Ohio’s Third Frontier commission on Wednesday awarded $2.9 million in funding for to help Dayton region entrepreneurs, restoring that funding to the region for the first time since 2015.
Combined with already-pledged local matches, the award means a total of $6.1 million in new money and in-kind services will be available to help startups in an eight-county area, said Scott Koorndyk, president of The Entrepreneurs Center (TEC) of Dayton, which applied for the money.
“I think it’s validation of the strategy that we and our partners have been executing against for the last 18 months,” Koorndyk said. “This is an indication that the state now believes we are on the right track.”
The state money will be used to support entrepreneurs in an eight-county region that includes Montgomery, Greene, Miami, Preble, Clark, Champaign, Shelby and Darke counties. It will fund mentors, help entrepreneurs build business plans and find employees, connect them with customers, assist them with intellectual property issues, offer educational programming and other help.
“Small business is the backbone of our community. Funding from the Third Frontier Commission will make it possible for entrepreneurs in emerging and high technology sectors to continue to innovate in the Greater Dayton Region,” said Montgomery County Commission President Dan Foley. “We look forward to working with The Entrepreneurs Center to leverage local resources and help these companies to grow our local economy.”
State Rep Rick Perales, R-Beavercreek, also applauded the vote.
“This was our third shot at this, and I was very pleased to hear that the commission voted favorably,” said Perales, who is the House Speaker’s appointee to the Third Frontier Advisory Board. “This investment by the Third Frontier will pay major dividends in the Dayton region and in Northwest Ohio, and I look forward to watching TEC and its partners continue to create jobs, support innovative startups, and commercialize new technologies in our area.”
TEC took over applying for the grant from the Dayton Development Coalition, which lost the funding in 2015 after being unable to resolve concerns over how effectively the money was being spent.
Jeff Hoagland, coalition president and chief executive, said he is thrilled that the funding was awarded to TEC and said the coalition will continue to be a partner in assisting small business startups.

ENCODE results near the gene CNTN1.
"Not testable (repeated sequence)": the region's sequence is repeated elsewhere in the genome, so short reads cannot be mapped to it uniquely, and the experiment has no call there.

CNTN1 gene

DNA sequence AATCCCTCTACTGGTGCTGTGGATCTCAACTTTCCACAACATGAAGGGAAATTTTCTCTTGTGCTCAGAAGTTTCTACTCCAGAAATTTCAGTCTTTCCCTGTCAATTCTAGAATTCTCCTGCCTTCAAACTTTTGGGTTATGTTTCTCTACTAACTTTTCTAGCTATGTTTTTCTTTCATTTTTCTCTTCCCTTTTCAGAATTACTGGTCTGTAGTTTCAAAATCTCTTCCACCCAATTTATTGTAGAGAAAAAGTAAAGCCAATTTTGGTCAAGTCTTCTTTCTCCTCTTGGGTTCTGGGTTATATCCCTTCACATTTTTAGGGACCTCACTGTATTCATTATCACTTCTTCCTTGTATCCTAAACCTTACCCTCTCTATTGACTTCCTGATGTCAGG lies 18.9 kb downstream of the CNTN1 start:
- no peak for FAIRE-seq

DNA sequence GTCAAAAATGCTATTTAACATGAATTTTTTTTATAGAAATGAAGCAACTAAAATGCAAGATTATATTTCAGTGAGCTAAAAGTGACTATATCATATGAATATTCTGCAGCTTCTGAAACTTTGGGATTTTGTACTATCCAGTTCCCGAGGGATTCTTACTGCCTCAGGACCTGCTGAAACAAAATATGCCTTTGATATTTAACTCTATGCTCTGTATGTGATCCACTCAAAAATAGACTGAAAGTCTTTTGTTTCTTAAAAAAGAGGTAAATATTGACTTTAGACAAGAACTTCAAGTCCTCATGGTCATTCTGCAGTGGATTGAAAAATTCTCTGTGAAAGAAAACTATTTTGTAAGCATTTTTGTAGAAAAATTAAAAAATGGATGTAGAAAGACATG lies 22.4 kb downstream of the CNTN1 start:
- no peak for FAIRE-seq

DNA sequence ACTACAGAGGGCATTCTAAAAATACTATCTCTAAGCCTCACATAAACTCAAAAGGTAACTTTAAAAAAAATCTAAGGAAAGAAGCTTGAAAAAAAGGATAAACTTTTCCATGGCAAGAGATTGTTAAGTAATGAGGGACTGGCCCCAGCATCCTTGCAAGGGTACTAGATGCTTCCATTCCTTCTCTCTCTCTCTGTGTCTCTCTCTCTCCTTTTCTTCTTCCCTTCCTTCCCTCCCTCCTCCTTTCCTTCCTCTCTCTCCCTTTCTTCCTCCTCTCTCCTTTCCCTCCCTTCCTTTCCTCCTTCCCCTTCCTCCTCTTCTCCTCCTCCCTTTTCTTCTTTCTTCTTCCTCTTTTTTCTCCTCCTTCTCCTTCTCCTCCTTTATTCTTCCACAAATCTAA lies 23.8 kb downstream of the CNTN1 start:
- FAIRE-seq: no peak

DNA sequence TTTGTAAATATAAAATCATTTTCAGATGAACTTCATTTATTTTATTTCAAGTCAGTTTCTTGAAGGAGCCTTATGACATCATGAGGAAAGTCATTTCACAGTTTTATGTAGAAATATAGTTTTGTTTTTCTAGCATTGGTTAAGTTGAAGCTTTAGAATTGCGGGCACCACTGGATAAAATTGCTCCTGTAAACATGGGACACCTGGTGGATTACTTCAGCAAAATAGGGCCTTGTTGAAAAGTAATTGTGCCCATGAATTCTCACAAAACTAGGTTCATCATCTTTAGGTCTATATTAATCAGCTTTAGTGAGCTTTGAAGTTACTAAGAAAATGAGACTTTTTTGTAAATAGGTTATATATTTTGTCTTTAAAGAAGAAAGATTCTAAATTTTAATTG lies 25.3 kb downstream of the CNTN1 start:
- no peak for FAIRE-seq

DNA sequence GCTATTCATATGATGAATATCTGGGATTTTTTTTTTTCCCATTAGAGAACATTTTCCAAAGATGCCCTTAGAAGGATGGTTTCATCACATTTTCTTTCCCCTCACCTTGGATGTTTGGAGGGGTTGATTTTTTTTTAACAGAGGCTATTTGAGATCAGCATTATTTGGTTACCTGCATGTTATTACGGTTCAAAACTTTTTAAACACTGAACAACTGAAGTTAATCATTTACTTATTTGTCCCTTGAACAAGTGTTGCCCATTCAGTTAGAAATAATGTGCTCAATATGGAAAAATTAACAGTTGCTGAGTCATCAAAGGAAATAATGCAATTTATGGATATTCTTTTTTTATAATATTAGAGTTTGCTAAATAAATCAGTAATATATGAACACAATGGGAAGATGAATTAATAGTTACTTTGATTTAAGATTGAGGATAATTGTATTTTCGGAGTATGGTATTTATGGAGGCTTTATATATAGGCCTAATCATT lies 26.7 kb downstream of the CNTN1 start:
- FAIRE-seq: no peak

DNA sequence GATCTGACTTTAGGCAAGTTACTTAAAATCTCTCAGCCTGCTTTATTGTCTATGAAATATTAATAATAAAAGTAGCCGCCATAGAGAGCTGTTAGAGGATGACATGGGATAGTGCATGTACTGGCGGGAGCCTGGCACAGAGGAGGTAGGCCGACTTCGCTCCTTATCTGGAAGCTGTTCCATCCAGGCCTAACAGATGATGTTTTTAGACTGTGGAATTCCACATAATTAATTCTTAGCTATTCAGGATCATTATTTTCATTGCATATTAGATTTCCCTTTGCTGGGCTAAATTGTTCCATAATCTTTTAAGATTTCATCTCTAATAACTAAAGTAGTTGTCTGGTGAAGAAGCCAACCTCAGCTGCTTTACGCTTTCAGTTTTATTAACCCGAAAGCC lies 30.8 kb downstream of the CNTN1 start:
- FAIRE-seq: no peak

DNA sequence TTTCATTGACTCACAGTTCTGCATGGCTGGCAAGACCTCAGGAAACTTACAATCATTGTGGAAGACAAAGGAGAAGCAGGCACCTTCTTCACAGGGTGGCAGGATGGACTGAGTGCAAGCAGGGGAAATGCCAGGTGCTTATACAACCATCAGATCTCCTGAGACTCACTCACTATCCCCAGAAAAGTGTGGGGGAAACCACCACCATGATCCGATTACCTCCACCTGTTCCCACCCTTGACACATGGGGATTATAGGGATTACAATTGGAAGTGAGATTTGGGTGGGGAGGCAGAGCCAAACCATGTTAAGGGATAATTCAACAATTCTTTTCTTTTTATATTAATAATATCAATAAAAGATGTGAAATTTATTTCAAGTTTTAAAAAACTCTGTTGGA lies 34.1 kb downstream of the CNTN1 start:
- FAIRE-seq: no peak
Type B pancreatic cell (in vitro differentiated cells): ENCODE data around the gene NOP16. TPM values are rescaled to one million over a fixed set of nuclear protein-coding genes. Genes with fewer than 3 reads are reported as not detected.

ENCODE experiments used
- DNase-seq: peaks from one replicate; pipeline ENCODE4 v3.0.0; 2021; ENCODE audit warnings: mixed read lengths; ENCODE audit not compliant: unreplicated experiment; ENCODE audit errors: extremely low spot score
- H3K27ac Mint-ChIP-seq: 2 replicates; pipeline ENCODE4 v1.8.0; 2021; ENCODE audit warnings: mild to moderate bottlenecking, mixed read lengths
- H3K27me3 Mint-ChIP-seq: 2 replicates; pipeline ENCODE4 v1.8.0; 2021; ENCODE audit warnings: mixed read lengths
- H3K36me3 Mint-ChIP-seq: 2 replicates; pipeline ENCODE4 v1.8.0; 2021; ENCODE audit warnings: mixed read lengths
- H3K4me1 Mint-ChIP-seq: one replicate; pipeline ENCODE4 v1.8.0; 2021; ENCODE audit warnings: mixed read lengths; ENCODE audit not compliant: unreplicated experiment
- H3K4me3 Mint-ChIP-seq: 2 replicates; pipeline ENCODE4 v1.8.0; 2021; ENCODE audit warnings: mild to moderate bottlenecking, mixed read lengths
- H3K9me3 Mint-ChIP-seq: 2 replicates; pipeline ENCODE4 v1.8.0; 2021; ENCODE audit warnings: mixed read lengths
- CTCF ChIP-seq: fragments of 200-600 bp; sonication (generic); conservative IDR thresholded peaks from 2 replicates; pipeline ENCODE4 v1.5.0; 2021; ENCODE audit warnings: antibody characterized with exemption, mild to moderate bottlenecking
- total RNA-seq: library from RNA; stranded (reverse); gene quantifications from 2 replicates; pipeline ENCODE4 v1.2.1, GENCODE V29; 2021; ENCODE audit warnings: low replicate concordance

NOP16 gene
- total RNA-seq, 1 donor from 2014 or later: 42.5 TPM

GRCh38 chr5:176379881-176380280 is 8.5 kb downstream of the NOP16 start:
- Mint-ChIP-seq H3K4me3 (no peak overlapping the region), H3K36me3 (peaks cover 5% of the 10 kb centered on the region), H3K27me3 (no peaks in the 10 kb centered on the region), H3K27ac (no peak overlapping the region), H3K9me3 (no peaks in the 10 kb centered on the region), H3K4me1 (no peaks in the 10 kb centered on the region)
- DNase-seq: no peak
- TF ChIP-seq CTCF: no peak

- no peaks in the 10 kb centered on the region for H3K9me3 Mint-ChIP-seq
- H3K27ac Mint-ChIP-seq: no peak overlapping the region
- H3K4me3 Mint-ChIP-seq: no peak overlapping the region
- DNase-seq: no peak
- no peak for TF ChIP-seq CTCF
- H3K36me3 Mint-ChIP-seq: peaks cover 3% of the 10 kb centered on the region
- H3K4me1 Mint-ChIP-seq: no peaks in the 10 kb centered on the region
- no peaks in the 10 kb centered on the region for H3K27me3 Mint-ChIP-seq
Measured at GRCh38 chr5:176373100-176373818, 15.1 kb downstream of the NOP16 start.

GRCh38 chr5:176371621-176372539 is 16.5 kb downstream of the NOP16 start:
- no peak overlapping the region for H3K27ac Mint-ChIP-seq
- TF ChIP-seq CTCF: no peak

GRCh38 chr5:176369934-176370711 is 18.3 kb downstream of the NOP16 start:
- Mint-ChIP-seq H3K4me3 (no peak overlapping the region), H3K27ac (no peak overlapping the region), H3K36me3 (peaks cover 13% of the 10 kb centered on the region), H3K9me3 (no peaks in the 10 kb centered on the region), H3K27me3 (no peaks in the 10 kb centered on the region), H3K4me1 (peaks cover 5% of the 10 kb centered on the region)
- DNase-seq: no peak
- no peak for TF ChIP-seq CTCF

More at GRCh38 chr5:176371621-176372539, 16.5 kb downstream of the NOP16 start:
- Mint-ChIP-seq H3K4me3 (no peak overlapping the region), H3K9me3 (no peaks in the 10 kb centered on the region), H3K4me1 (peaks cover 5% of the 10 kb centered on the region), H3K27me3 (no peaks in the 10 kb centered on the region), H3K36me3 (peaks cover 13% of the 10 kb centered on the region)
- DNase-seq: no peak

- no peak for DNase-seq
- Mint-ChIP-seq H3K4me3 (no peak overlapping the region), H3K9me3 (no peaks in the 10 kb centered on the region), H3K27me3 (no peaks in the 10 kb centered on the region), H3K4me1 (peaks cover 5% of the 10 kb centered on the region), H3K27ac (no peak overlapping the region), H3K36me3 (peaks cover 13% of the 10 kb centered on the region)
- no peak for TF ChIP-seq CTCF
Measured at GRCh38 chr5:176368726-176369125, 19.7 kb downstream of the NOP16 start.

Big funding boost
The new money is a big boost to TECs current annual $1.5 million budget, which includes no state funding, Koorndyk said.
“We’ve not had the kind of resources that can support companies across the community and we have not had the kind of resources that (the Third Frontier funding will) bring,” Koorndyk said.
TEC is a technology accelerator and business incubator located at 714 E. Monument St. in Dayton. The center has five employees plus two shared with the Small Business Development Center. Koorndyk anticipates the new funding will allow him to add four or five new employees.
TEC is currently at full capacity, with 20 incubating early stage companies, venture capital organizations and others in the building.
A new ‘ecosystem’
TEC applied for $3.6 million in state funds but was awarded the lower amount after the commisson made changes in the TEC proposal recommended by an independent evaluator, Koorndyk said. Overall the independent evaluator’s remarks were positive and funding was recommended.
“TEC and it’s partners have built a new ecosystem that will revitalize the entrepreneurial community in the Dayton Region,” said Bruce Langos, a former Teradata executive and Third Frontier commissioner. “The team at TEC did exactly as the commission expected and they will be a valued asset to the entire west central region.”
TEC has lined up $3.2 million in local matches, a combination of cash and in-kind services already pledged by local partners. Those partners include Wright State University, the University of Dayton, Ohio University, the Dayton Area Chamber of Commerce, Nucleus CoShare of Dayton and others, Koorndyk said.
The money will be available through 2018, a shorter time-frame than proposed in TEC’s unsuccessful 2016 application for $6 million in Third Frontier money.
In 2016 an independent evaluator recommended that the state not fund that TEC proposal, which also was to be matched by $6 million locally and would have lasted through 2019. The evaluator said the proposal “lacks emphasis on resources and relationships to be able to support high-potential firms” and had a “notable lack of health-related stakeholders.”
Representatives of the Dayton and Toledo regions were allowed to re-submit the proposals. On Wednesday the commission also awarded $4.37 million to ProMedica Innovations, serving the Toledo region.
Koorndyk said the new program will be different from the old one.
“The primary difference is that we are very focused on identifying and building technology from our research institutions locally, most notably the Wright-Patt Air Force Research Lab, the University of Dayton Research Institute and Wright State Research Institute,” he said.
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